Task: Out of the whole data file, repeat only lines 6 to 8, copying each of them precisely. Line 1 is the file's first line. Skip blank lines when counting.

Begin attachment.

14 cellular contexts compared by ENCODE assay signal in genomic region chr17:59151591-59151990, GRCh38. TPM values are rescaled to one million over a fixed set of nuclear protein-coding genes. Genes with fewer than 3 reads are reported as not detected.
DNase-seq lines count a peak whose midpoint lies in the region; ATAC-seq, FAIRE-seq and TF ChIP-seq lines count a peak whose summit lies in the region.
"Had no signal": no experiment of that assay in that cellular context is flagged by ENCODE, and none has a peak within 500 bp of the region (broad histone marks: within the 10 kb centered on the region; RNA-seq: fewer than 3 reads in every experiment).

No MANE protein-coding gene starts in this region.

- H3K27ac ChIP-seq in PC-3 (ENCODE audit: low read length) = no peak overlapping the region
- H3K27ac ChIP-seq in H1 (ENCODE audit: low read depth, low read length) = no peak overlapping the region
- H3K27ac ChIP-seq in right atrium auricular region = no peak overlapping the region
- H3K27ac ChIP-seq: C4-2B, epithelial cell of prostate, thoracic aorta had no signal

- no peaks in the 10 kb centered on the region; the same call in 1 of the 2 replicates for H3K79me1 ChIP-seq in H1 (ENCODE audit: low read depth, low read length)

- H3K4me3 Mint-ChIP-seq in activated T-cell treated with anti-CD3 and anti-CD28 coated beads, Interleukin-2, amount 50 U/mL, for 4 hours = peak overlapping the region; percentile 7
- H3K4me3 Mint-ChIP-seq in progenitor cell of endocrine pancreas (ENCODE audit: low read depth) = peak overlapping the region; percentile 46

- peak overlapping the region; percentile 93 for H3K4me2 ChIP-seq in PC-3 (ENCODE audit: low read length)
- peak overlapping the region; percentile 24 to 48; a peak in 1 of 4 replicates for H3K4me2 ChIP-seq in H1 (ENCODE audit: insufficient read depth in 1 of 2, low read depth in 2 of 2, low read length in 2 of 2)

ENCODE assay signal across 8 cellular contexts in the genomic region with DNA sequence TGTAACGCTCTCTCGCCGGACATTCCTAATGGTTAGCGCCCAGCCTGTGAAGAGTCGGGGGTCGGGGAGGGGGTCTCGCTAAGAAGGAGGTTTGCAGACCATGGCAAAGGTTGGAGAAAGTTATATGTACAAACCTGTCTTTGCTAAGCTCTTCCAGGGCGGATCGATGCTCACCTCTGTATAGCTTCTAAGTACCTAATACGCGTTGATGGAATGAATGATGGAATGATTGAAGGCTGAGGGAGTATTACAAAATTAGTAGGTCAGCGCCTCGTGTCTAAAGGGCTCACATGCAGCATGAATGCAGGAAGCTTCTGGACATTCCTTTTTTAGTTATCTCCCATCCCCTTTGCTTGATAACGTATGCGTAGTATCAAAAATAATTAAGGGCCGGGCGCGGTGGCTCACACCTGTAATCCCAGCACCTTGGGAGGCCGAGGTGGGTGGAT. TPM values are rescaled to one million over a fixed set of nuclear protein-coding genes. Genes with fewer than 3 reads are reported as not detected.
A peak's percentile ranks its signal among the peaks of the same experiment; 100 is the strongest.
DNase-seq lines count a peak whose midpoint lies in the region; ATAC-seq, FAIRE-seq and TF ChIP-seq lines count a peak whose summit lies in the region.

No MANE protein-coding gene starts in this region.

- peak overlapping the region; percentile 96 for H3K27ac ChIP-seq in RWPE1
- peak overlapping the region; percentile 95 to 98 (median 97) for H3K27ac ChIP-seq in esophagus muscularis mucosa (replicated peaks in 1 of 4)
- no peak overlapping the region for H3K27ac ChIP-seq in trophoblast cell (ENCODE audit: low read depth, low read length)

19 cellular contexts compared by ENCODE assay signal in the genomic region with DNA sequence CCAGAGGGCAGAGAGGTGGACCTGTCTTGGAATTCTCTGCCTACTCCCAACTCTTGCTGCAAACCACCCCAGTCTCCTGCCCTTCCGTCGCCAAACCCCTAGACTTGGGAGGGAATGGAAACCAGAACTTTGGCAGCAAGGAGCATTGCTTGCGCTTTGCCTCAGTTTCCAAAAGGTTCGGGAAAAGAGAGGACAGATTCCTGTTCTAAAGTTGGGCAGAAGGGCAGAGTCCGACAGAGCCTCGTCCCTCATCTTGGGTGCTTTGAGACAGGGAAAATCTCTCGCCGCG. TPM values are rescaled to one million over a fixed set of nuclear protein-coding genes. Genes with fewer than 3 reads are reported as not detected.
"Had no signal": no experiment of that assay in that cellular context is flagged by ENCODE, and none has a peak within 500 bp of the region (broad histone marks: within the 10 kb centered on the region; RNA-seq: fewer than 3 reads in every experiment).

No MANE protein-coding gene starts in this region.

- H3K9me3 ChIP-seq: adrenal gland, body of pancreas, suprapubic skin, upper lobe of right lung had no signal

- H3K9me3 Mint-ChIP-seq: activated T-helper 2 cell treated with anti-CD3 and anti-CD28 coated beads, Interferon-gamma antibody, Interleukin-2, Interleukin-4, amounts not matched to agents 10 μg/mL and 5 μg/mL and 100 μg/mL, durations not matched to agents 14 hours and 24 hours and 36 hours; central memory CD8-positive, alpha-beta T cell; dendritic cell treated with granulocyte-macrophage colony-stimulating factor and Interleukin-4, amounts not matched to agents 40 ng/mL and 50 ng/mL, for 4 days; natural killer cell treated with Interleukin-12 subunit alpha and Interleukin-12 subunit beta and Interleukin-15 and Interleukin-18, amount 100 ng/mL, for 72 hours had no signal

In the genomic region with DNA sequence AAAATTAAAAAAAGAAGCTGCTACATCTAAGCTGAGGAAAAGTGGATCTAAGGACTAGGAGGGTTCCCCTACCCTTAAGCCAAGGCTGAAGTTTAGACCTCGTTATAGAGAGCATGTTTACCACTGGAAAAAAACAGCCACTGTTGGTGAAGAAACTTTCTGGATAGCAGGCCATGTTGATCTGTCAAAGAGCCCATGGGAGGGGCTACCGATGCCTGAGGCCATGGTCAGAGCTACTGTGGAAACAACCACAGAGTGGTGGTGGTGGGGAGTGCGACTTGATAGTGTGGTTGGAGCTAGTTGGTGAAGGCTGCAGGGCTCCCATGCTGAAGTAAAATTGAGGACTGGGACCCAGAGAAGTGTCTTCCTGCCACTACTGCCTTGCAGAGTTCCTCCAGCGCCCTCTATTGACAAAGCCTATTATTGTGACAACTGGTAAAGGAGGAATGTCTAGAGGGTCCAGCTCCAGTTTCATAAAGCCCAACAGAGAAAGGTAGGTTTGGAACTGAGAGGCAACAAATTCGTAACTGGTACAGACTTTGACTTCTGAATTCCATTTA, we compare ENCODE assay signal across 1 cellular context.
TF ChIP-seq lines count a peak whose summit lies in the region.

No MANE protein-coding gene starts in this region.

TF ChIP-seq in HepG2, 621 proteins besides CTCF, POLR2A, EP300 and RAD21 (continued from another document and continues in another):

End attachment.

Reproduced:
- H3K27ac ChIP-seq in H1 (ENCODE audit: low read depth, low read length) = no peak overlapping the region
- H3K27ac ChIP-seq in right atrium auricular region = no peak overlapping the region
- H3K27ac ChIP-seq: C4-2B, epithelial cell of prostate, thoracic aorta had no signal